On a picture perfect Sunday afternoon, Cardinal O’Hara High School’s ice hockey team accomplished something that the Philadelphia Flyers haven’t in 35 years.
It won the Cup.
While a Stanley Cup would be appreciated by the majority of local fans, O’Hara’s fans have absolutely no complaints that the “Cup” was the Flyers Cup, which for the past 31 years is presented to the best Class AAA team in Eastern Pennsylvania.
The Lions earned that distinction by blanking Malvern Preparatory School 2-0 at South Philadelphia’s Wachovia Center.
In winning their second Cup in four years, the Lions will play for the Pennsylvania State Cup April 1 against the winner of Western Pennsylvania’s Penguins Cup.
An early April Fools’ joke? Not a chance.
“This is the best feeling in my life,” said O’Hara forward Steve Falcone. “Nothing is better than this feeling.”
It was Falcone’s goal, assisted by linemates Mike Marconi and Ricky DeRosa, 44 seconds into the third period that proved to be the game winner.
When sophomore defenseman Eric Iamurri scored an insurance goal with only 1:43 remaining in regulation, O’Hara’s bench erupted.
The Lions realized there was virtually no way the Friars could rebound from a two-goal deficit with such little time left.
Throughout the game, the O’Hara defense had frustrated Malvern Prep into taking a stingy 19 shots on goal, only a few of which could be considered scoring opportunities.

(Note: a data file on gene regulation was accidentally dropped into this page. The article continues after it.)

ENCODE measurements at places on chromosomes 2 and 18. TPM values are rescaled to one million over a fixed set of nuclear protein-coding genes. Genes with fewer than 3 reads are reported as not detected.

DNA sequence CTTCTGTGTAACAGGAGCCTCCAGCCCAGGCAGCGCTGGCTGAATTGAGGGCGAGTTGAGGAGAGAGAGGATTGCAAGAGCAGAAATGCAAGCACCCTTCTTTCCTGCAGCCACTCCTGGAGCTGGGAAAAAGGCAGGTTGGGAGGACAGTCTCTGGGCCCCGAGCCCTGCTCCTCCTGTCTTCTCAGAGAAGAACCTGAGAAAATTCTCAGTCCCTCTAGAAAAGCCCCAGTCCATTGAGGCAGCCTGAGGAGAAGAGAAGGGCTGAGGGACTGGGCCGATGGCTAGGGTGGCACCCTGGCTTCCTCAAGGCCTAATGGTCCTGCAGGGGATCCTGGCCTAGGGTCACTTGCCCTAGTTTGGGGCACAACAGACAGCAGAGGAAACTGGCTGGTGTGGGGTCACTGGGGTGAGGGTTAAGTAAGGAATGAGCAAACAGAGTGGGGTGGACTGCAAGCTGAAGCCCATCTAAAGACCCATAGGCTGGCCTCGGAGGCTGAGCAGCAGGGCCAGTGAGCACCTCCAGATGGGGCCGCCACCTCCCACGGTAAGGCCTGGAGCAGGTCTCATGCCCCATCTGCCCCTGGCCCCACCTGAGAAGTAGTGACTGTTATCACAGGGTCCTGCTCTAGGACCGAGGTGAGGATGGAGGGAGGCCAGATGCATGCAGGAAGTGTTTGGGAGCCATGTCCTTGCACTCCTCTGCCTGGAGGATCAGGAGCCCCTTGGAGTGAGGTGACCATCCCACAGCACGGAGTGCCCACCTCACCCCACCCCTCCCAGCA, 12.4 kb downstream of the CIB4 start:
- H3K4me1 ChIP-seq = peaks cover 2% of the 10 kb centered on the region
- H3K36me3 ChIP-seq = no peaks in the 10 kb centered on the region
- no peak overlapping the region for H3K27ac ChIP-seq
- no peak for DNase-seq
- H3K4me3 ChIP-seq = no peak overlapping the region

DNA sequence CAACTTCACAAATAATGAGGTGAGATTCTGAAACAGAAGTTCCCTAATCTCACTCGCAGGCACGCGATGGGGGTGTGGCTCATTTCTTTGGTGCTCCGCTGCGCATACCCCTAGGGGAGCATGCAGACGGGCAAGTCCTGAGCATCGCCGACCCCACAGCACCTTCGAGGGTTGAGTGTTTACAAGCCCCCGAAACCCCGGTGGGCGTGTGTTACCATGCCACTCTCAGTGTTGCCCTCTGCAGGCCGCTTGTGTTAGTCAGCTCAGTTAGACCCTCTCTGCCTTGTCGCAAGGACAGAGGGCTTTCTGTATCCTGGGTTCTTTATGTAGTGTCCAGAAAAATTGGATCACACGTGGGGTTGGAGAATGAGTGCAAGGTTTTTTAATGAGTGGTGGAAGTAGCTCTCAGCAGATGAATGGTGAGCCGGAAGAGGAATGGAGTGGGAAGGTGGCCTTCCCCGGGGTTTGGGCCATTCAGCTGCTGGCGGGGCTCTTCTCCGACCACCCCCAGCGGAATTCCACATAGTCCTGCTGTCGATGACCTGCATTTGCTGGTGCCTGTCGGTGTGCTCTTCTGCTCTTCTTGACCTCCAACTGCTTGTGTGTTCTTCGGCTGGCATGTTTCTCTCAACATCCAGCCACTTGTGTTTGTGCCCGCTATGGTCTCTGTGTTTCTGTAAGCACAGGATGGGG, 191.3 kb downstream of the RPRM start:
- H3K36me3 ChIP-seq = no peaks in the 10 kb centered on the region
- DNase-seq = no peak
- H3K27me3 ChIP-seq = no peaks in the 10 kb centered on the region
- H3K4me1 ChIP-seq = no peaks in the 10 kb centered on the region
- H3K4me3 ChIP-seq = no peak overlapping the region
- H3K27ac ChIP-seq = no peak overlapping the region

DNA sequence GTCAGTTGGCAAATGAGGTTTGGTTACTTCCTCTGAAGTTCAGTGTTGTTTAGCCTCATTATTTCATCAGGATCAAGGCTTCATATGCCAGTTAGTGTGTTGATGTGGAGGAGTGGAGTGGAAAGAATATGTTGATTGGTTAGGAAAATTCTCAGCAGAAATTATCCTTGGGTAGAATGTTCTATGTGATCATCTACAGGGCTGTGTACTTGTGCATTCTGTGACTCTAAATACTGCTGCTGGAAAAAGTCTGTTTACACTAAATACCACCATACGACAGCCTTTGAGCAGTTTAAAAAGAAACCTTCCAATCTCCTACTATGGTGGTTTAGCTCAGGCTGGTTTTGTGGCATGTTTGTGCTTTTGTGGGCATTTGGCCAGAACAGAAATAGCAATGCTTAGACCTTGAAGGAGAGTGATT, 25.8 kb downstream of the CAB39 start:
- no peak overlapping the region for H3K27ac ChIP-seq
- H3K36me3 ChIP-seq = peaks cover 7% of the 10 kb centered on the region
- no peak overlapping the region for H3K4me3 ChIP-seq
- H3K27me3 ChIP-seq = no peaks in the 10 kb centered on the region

Every time he was tested, O’Hara senior goalie Jeff Holland was up for the challenge.
Except for the two goals, the same could be said for his opponent in the other net. Though he ultimately lost, Malvern Prep netminder Corey Hughes (28 saves) kept the Friars alive with several outstanding saves.
“This feels great,” said Holland. “We just worked real hard the whole time. It was 0-0 for a long time, and we just persevered. Then we scored two goals, and that was it.”
Each player on O’Hara’s first line – Falcone, Marconi and DeRosa – was named first team, all-tournament. DeRosa, who assisted on both goals, was named the Flyers Cup tournament’s most valuable player.
DeRosa said that even though it took the Lions (15-3-3) longer than usual to score, he felt it was a matter of time before he or his teammates scored.
“We weren’t playing the way we normally do,” said DeRosa. “We just needed to get that first goal. Once we got that, we just had to keep playing our game.”
O’Hara coach Bill Swahl, who continually encouraged his senior-dominated squad to play more aggressively, agreed.
“We had to stay on top of them and not let up,” said Swahl. “There was no reason why we shouldn’t have been confident in our ability to win the game.”
Malvern had a goal disallowed late in the second period because the referee had blown the whistle before freshman Mike Horrocks’ shot found the cage. Other than that, it was pretty much all O’Hara.
When the final horn sounded, the Lions hurdled the boards with arms raised high and swarmed around Holland.
A few minutes later, they hoisted the Flyers Cup to the sky. Some thrusted the multi-tier trophy skyward; others kissed it.
Before taking a team picture while sprawled on the ice, the Lions hovered beneath the stands that were filled with adoring fans, a collective act of appreciation.
Cardinal O’Hara hadn’t exactly won the Stanley Cup.
But for the victorious Lions, it was pretty darn close.
John Knebels can be reached at firstname.lastname@example.org.